Glacier shrinkage in the Alps continues unabated as revealed by a new glacier inventory from Sentinel-2
- 1Department of Geography, University of Zurich, Zurich, Switzerland
- 2Department of Environmental Science and Policy, University of Milan, Milan, Italy
- 3ENVEO IT GmbH, Innsbruck, Austria
- 4Institut des Géosciences de l’Environnement, Université Grenoble Alpes, CNRS, IRD, Grenoble, France
Correspondence: Frank Paul (email@example.com)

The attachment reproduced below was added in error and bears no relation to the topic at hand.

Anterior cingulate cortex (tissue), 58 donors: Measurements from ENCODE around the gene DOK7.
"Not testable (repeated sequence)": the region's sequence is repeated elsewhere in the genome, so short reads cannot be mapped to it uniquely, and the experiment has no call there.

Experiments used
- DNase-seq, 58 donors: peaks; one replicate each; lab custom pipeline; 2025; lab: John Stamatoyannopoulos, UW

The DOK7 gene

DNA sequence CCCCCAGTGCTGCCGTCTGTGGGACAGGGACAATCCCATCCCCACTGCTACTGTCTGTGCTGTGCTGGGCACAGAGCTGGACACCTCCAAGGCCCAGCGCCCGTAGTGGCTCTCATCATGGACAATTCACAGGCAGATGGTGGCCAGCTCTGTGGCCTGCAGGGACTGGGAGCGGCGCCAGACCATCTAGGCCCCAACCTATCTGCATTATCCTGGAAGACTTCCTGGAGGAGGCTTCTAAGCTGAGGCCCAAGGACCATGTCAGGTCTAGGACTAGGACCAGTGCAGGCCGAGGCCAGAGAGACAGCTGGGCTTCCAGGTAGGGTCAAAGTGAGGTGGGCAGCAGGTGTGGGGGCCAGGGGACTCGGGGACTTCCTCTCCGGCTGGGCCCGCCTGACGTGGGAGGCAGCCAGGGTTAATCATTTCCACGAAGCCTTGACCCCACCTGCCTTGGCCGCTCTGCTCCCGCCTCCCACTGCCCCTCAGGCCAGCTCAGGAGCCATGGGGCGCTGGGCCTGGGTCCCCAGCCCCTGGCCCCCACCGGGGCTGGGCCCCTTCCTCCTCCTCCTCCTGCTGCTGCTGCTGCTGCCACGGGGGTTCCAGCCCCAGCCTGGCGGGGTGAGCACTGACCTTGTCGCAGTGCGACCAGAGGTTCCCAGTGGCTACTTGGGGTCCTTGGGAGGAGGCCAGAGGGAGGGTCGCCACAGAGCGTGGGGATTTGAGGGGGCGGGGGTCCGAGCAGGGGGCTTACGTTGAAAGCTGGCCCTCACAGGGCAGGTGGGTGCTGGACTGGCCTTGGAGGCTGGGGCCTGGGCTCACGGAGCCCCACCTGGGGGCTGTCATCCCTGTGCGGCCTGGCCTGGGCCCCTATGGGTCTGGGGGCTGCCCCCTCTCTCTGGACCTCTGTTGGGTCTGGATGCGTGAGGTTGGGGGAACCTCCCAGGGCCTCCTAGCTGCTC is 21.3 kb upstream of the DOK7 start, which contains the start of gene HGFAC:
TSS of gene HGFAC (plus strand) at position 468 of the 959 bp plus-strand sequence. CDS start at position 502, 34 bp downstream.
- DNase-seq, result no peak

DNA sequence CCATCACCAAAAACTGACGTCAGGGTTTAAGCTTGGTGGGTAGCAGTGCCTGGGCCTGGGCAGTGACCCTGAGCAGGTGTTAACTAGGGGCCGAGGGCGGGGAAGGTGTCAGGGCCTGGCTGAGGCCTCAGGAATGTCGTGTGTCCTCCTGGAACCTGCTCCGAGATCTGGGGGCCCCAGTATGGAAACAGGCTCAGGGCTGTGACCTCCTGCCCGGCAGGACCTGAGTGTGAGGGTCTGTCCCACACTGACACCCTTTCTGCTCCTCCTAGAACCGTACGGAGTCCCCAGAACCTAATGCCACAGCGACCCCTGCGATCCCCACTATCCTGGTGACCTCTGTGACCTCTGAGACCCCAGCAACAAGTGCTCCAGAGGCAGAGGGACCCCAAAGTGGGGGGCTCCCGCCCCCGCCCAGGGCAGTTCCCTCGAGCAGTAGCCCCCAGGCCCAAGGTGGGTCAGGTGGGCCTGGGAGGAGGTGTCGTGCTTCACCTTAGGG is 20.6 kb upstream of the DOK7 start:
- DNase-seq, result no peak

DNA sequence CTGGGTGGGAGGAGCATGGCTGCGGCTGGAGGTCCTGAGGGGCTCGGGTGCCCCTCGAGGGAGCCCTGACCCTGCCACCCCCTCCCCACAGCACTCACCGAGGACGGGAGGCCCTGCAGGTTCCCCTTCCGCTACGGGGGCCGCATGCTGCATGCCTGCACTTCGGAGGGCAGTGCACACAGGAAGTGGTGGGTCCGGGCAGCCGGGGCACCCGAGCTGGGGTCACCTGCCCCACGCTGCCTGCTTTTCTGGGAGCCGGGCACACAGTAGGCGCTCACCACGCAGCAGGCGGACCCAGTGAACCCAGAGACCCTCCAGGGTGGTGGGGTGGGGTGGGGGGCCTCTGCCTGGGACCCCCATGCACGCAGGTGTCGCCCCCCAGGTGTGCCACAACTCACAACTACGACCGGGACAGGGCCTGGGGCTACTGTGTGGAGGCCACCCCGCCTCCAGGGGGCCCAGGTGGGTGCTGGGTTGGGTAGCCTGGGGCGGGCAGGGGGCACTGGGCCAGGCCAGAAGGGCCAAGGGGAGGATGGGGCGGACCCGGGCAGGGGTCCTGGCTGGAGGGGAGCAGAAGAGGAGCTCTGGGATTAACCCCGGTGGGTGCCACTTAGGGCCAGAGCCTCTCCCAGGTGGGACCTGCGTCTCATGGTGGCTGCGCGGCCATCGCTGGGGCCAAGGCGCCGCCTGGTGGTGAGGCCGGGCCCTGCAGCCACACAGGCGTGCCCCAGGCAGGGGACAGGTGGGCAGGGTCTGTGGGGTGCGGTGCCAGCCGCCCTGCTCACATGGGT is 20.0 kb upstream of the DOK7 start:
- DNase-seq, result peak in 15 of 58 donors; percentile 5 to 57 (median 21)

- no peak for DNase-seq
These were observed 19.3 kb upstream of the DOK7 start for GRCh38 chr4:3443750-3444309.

The ongoing glacier shrinkage in the Alps requires frequent updates of glacier outlines to provide an accurate database for monitoring, modelling purposes (e.g. determination of run-off, mass balance, or future glacier extent), and other applications. With the launch of the first Sentinel-2 (S2) satellite in 2015, it became possible to create a consistent, Alpine-wide glacier inventory with an unprecedented spatial resolution of 10 m. The first S2 images from August 2015 already provided excellent mapping conditions for most glacierized regions in the Alps and were used as a base for the compilation of a new Alpine-wide glacier inventory in a collaborative team effort. In all countries, glacier outlines from the latest national inventories have been used as a guide to compile an update consistent with the respective previous interpretation. The automated mapping of clean glacier ice was straightforward using the band ratio method, but the numerous debris-covered glaciers required intense manual editing. Cloud cover over many glaciers in Italy required also including S2 scenes from 2016. The outline uncertainty was determined with digitizing of 14 glaciers several times by all participants. Topographic information for all glaciers was obtained from the ALOS AW3D30 digital elevation model (DEM). Overall, we derived a total glacier area of 1806±60 km2 when considering 4395 glaciers >0.01 km2. This is 14 % (−1.2 % a−1) less than the 2100 km2 derived from Landsat in 2003 and indicates an unabated continuation of glacier shrinkage in the Alps since the mid-1980s. It is a lower-bound estimate, as due to the higher spatial resolution of S2 many small glaciers were additionally mapped or increased in size compared to 2003. Median elevations peak around 3000 m a.s.l., with a high variability that depends on location and aspect. The uncertainty assessment revealed locally strong differences in interpretation of debris-covered glaciers, resulting in limitations for change assessment when using glacier extents digitized by different analysts. The inventory is available at https://doi.org/10.1594/PANGAEA.909133 (Paul et al., 2019).